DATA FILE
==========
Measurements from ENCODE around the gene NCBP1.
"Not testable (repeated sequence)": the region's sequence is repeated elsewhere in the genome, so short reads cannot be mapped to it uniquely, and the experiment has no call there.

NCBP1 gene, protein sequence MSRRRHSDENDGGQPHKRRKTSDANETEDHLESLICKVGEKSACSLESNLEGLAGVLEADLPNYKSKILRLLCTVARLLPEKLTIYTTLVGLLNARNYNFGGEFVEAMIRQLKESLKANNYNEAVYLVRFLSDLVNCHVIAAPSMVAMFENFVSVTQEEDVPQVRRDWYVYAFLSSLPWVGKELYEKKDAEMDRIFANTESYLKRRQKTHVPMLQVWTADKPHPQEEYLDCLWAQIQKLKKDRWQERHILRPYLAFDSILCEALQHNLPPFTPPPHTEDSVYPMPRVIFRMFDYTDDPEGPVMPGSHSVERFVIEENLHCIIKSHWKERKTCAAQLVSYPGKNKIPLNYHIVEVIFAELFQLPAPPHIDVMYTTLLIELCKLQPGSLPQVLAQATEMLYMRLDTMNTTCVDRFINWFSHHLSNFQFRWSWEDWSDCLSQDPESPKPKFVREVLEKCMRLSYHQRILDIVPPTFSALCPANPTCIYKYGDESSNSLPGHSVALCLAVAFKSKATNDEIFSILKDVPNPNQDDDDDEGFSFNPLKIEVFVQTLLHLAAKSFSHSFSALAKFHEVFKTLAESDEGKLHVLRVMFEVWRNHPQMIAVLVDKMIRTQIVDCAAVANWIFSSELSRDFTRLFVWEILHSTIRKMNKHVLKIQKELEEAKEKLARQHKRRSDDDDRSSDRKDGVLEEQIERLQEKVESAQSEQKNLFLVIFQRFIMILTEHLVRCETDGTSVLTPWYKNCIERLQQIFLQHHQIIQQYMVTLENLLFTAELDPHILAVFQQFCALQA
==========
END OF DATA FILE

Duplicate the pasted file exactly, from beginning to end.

Measurements from ENCODE around the gene NCBP1.
"Not testable (repeated sequence)": the region's sequence is repeated elsewhere in the genome, so short reads cannot be mapped to it uniquely, and the experiment has no call there.

NCBP1 gene, protein sequence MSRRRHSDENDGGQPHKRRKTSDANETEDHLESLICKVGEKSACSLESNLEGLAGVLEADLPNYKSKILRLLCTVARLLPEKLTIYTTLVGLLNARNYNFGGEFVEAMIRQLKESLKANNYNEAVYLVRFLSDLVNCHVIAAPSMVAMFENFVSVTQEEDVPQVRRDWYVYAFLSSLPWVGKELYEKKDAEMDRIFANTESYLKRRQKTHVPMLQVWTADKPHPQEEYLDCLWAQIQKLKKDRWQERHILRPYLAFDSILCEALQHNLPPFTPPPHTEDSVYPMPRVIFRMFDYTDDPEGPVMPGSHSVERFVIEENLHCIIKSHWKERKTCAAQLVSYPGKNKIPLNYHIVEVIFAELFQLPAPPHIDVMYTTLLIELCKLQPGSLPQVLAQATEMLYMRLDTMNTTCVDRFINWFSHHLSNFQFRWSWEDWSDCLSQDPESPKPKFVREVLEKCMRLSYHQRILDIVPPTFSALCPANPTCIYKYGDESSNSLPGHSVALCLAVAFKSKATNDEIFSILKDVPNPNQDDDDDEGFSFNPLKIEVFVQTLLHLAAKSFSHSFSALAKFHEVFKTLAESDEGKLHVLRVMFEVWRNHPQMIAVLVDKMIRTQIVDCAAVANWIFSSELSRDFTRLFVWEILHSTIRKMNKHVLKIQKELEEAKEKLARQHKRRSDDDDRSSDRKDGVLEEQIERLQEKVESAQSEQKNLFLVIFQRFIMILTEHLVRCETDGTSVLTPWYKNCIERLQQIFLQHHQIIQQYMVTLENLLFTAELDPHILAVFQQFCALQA